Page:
Militant Journalism

Angered by City Council, East Harlem residents unfurl petitions opposing rezoning

Unfuring petitions opposing rezoning signed by 2000 East Harlem residents.
Unfurling petitions opposing rezoning signed by 2000 East Harlem residents.

It was yet another public hearing on New York City plans to rezone East Harlem for luxury housing. But the Oct. 11 meeting before the City Council’s zoning subcommittee was not business as usual.

After 40 minutes of listening to city officials describe the plan as “good” for the community, El Barrio residents had had enough. Anger boiled over, and three members of the Justice Center in El Barrio unfurled from the balcony yards and yards of the 2000 petitions opposing the rezoning signed by East Harlem residents.

Chanting “East Harlem is Not for Sale!” the activists were escorted out. A good percentage of the crowd walked out in solidarity with them. This included 50 students from Brooklyn New Design High School who had come to observe, and got quite a civics lesson. The students were sympathetic because they had seen the destructive effect of gentrification on their own working class communities of color. The students and activists then rallied outside.

‘Rezoning is racist displacement’

Marina Ortiz speaking at news conference.
Marina Ortiz speaking at news conference.

At a news conference on City Hall Steps before the hearing, activists explained that at the same time as Puerto Rico is facing criminal neglect at the hands of the federal government, El Barrio, East Harlem, is facing a rezoning plan that threatens that community. Marina Ortiz of East Harlem Preservation called the rezoning plan “racist displacement by another name.” She accused Mayor Bill De Blasio and East Harlem City Councilwoman Melissa Mark-Viverito of manipulating the demand for genuinely affordable housing and promoting instead redevelopment plans that will hurt the community.

The construction of 32-story luxury buildings that will only put aside 20-25 percent of apartments for people making $32,000 will transform the entire neighborhood, she said. “The notion that new ‘market-rate’ construction will lower rents has been disproven by the experience of Williamsburg, the Lower East Side and Central Harlem. Working-class communities of color are being destroyed.”

A news release issued by the community activists charged that, “the whole affair has been stage-managed, including the schedule of votes, so that the City Council can make their decision in a lame-duck session after the election.”

Students and activists after walkout.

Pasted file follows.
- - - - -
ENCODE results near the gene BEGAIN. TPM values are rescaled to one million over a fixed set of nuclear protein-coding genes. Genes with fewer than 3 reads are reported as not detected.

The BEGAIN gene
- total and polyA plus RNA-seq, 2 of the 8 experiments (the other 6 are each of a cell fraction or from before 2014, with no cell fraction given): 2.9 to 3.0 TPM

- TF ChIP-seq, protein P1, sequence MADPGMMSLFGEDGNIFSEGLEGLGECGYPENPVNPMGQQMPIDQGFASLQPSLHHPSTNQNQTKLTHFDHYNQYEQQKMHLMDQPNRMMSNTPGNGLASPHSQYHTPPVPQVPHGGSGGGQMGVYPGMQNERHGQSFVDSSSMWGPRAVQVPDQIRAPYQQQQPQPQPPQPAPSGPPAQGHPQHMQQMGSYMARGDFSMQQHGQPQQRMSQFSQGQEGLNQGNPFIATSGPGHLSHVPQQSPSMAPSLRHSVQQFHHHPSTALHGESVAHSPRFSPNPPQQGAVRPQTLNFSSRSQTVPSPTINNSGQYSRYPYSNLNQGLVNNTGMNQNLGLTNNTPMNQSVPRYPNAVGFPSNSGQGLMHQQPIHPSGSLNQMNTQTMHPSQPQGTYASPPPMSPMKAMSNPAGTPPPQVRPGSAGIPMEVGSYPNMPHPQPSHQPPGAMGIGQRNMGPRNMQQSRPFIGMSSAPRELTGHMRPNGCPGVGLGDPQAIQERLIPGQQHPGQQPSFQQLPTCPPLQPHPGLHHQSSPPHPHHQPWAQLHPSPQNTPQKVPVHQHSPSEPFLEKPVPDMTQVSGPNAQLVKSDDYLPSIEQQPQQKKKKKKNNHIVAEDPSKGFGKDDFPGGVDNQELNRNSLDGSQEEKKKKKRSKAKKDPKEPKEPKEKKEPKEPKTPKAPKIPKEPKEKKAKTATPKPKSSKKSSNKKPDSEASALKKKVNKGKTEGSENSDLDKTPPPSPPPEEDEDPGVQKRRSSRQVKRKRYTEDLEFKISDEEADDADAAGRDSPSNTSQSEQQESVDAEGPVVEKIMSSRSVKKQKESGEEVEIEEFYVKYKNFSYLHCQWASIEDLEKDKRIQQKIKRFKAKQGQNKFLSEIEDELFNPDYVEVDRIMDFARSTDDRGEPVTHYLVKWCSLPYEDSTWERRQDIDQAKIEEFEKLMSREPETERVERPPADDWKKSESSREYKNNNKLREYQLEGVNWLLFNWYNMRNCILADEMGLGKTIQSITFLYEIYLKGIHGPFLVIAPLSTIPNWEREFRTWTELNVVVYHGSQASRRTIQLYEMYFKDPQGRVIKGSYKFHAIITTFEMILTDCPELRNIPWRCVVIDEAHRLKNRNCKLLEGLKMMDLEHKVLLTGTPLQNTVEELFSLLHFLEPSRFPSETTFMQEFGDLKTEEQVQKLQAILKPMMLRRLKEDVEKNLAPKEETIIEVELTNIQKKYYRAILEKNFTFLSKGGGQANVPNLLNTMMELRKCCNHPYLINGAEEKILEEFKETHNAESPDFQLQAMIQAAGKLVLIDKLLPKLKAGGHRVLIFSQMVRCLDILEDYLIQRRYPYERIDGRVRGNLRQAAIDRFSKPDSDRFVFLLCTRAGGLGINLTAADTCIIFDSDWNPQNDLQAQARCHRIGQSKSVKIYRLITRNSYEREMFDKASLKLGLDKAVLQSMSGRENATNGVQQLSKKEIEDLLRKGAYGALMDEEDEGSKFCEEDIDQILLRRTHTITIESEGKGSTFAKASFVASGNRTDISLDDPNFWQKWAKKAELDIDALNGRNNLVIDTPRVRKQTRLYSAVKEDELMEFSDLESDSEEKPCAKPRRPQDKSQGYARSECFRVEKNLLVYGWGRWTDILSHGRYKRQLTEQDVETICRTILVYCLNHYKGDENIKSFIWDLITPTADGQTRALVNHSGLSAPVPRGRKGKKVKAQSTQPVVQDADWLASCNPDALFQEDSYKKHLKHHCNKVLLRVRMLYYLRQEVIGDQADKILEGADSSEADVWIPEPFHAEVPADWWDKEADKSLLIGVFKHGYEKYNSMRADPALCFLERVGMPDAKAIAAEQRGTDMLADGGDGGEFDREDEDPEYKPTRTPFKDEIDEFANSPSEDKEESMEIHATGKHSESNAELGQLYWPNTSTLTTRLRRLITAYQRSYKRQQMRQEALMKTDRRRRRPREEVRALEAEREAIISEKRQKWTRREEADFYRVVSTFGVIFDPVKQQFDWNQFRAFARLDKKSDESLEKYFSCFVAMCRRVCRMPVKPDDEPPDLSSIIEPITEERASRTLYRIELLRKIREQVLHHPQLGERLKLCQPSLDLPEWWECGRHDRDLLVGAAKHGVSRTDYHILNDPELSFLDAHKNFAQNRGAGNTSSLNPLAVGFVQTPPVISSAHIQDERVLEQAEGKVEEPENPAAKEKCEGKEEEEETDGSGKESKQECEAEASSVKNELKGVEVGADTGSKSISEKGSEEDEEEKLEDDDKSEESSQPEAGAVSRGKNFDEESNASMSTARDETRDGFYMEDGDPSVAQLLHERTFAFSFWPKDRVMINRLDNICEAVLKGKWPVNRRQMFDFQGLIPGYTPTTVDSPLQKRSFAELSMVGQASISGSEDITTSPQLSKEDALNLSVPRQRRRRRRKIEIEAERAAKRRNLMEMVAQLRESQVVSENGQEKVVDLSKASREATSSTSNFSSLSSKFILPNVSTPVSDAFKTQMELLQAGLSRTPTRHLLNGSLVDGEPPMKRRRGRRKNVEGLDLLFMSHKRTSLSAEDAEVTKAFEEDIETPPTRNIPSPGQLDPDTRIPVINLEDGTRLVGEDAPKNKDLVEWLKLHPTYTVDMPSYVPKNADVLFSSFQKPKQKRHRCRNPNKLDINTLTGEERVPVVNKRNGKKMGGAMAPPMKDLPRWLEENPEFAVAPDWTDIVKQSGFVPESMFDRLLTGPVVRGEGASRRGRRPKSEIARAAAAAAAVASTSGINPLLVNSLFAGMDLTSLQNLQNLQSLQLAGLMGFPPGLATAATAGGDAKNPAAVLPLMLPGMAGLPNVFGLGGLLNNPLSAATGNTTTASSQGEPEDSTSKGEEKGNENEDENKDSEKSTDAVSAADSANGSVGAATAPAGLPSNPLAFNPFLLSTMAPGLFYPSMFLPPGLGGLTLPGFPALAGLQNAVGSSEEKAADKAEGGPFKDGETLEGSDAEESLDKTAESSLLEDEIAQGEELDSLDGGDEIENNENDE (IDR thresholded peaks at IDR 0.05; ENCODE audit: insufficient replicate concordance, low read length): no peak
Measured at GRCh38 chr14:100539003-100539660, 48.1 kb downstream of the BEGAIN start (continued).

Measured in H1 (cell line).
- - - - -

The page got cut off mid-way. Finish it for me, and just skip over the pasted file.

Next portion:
Other speakers at the news conference included fighters against gentrification from northern Manhattan and Queens, NY, who had come to show solidarity. In a further show of support, Northern Manhattan is Not for Sale/Alto Manhattan No Se Vende later tweeted a picture of unfurled petitions to Mark Viverito with the caption “East Harlem rezoning fighters to MMV: and here are 2000 signatures from residents against the current #rezoning plan.”

Hearing timed so working people could not attend

The hearing itself began at 12 noon, making it extremely difficult for East Harlem community members to participate. It went on for four hours, with many having to leave before they could testify. Even under these circumstances, 30 of those who spoke were against rezoning, with only three for rezoning, two of them being developers.

Juan Peralta of the Justice Center testified, “I’ve been to too many of these meetings were 80-90 percent of the room are against the plans of rezoning but still votes of various city committees are ‘with no conditions,’ ‘yes.’” The City Planning Commission City Planning Commission, whose members are closely aligned with real estate developers, just approved the plan.

Join the fightback

The Justice Center en El Barrio, East Harlem Preservation, the People’s Congress of Resistance other activists  plan to continue fighting back with protests, petitioning campaigns and by directly confronting the politicians.  Their efforts have been endorsed and supported by New Yorkers for a Human Scale City, Queens Anti-Gentrification Project, Citywide Alliance Against Displacement, and Save Inwood Library.

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